This week, the one-year anniversary of hearing “I think you may have MS” passed. And I spent it in the best way: speaking to a group near and dear to my heart. The college where I teach has an excellent re-entry program that serves currently and formerly incarcerated people. Most of the staff members working in the program have been incarcerated themselves, working as peer mentors, and that is a key part of their success.
Prison teaches people to be prisoners, not to return to society successfully. That’s one reason re-entry is so important. At my college, one offering is long-term relief (LTR), a peer support group for people who have spent 10 or more years incarcerated and/or have served multiple sentences. The group has a weekly dinner that includes a check-in where each participant talks about his or her week, discussing challenges and successes. What is said in the room stays in the room, so I can’t give specific examples, but the sharing is raw, heartfelt, honest. I’ve attended twice, and both times, I’ve gone home feeling incredibly inspired.
I was there to speak about my MS journey and how it brought me back to writing, changing my perspective in significant ways. I’m a better writer than I am a public speaker, but the response from all was warm and encouraging, touchingly sincere. Most of the participants already value writing in their own lives, recognizing how it helps them work through issues, and I’ll be volunteering in the coming weeks to provide feedback for those who would like it.
My next round of treatment is scheduled for February 15th, right on time. I’m looking forward to spending the day at the infusion center with my mom. Because we have to be there so early in the morning, she’ll stay at my house the night before after we go out for dinner at our favorite restaurant. I usually avoid overly crowded restaurants on Valentine’s Day like the plague, but we deserve the treat. Amid the starry-eyed new romantics and the weary, been-together-forever couples, you’ll see a laughing mother and daughter celebrating a tradition of being there for each other.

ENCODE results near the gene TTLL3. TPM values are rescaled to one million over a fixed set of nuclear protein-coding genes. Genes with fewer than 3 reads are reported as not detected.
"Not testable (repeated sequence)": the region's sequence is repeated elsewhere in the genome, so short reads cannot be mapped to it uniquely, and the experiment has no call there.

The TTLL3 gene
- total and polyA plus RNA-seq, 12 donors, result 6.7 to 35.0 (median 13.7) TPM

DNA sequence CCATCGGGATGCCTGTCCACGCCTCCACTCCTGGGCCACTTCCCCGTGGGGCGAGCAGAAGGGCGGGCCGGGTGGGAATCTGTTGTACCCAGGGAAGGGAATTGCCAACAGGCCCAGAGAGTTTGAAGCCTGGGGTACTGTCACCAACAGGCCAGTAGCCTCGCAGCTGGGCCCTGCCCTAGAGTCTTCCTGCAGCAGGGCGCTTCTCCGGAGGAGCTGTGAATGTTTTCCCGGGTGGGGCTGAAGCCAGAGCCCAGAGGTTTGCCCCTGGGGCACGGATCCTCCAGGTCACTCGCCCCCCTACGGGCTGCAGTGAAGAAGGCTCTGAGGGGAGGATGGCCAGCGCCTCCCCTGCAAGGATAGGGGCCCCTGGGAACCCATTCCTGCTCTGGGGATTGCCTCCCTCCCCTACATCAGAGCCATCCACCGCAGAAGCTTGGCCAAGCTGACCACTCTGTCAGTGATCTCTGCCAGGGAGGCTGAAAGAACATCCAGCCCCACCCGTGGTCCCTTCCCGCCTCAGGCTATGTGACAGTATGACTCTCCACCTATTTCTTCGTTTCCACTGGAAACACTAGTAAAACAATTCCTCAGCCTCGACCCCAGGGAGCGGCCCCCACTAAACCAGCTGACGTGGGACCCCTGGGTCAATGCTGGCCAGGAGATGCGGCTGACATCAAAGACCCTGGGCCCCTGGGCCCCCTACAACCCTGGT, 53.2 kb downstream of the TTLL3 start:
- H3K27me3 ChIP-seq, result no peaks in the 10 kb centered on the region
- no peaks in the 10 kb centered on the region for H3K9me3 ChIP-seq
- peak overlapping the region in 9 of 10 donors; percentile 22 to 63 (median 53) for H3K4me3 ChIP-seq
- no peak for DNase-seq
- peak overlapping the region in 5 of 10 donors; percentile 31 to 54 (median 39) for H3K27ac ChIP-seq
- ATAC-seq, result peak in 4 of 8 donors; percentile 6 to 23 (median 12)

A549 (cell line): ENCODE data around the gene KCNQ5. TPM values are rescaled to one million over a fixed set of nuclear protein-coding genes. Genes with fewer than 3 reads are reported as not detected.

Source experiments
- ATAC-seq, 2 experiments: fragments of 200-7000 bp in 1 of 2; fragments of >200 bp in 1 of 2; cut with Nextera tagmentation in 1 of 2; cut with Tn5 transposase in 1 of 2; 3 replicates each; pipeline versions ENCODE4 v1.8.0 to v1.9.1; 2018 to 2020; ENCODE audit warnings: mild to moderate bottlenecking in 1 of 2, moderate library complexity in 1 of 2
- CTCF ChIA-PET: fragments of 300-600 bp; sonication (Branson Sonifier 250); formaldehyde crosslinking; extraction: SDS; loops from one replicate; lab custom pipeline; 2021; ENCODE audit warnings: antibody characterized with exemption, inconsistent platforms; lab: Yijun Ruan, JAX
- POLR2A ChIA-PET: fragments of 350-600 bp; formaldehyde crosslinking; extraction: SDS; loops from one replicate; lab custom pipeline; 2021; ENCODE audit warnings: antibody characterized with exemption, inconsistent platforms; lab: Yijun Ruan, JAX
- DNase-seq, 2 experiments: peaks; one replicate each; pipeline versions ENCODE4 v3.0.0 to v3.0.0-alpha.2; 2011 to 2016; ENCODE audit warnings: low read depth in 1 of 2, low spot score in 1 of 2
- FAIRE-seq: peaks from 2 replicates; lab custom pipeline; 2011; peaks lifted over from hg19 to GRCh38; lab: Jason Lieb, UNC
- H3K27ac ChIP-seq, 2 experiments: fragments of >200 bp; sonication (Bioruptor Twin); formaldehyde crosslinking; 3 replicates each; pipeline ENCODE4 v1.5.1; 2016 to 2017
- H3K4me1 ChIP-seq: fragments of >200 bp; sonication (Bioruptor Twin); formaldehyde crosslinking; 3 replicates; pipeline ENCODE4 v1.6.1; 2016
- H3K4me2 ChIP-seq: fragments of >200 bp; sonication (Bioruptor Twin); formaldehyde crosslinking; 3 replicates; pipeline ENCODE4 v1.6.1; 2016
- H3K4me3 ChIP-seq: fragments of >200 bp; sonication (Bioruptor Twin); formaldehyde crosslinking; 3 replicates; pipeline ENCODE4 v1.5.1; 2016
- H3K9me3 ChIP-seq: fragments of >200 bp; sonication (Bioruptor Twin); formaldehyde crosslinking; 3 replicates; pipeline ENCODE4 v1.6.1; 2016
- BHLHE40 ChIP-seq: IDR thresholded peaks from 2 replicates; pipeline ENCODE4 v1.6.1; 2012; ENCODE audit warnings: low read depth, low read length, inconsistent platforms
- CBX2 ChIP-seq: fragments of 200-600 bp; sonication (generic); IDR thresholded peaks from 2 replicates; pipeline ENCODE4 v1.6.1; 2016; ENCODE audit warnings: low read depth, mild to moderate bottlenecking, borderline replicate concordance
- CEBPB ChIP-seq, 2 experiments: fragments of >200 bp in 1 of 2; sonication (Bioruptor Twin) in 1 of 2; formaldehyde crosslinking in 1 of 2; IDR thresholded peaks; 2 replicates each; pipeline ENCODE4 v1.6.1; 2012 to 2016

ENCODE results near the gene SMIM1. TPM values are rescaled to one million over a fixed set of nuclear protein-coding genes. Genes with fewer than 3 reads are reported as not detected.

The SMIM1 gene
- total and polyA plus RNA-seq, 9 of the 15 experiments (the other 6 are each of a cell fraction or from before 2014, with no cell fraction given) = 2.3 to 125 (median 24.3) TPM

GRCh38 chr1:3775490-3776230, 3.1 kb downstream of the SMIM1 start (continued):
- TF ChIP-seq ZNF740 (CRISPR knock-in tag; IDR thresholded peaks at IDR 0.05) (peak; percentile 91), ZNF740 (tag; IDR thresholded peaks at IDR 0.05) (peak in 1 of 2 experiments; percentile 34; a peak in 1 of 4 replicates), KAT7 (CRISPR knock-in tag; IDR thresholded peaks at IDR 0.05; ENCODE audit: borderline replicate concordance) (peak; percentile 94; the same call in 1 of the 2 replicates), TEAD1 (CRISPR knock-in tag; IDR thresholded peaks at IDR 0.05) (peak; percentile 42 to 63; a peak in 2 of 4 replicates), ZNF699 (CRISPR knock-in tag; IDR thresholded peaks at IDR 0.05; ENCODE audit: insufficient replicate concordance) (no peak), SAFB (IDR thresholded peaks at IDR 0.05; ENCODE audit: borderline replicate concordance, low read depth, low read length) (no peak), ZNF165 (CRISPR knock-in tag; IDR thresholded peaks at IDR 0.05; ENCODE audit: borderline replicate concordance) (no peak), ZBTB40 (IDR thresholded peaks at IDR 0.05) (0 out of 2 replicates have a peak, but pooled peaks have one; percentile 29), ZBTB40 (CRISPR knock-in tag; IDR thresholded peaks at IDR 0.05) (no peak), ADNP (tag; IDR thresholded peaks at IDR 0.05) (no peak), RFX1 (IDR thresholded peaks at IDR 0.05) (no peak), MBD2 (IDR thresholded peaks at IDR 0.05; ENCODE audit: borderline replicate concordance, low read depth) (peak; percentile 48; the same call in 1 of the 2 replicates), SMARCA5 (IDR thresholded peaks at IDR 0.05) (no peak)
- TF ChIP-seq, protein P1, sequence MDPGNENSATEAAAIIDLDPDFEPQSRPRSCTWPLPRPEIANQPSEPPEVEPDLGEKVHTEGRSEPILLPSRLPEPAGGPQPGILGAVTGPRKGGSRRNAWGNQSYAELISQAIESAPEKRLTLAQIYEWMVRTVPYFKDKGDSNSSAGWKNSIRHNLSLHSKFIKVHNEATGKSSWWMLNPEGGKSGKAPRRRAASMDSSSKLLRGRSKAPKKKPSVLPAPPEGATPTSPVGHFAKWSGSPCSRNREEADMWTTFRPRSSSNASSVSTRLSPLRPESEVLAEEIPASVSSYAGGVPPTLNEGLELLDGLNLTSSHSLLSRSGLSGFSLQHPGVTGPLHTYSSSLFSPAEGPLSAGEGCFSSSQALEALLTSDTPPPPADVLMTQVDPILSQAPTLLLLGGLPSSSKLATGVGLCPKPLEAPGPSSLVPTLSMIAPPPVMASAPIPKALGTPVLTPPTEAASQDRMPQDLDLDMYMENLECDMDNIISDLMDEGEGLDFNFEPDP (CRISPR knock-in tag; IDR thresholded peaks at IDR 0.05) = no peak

Meanwhile, all is well. I’m walking farther more consistently. I recently bought a pair of Yaktrax so the ice can’t stop me from walking outside anymore. I used them twice this week because of inclement weather. This morning, we had a fresh inch of snow on the ground, and I thought I’d have enough traction without them. Halfway around the water, however, I suddenly found myself on the ground after slipping on a nasty patch of buried ice. Once I brushed myself off, I turned around and started carefully making my way back to my car for my Yaktrax, which I should have put on in the first place, and when I was almost there, I slid and fell again. I was tempted to call it a day and drive home, but I didn’t want to give in to frustration, so I put the cleats on and headed back out, completing my usual loop.
Alvaro says I’m crazy for walking in the snow, the rain, the freezing cold. Most would have agreed with his assessment on Thursday when I was out in 40-mph winds that brought the already cold temperature below zero. Walking into the wind was difficult, certainly, my face chapped and frozen from its beating, but once it was at my back, there was magic, the snow blowing like smoke over the ice and water. Sure, I could have gone to the warm community center and walked laps there, but then I would have missed the wonder of this. I’m not grateful to have MS; it’s a terrible disease that takes so much from those who have it and the people who love them, but I am seeing wonder everywhere in the year since this journey began, and that is something to be very grateful for indeed.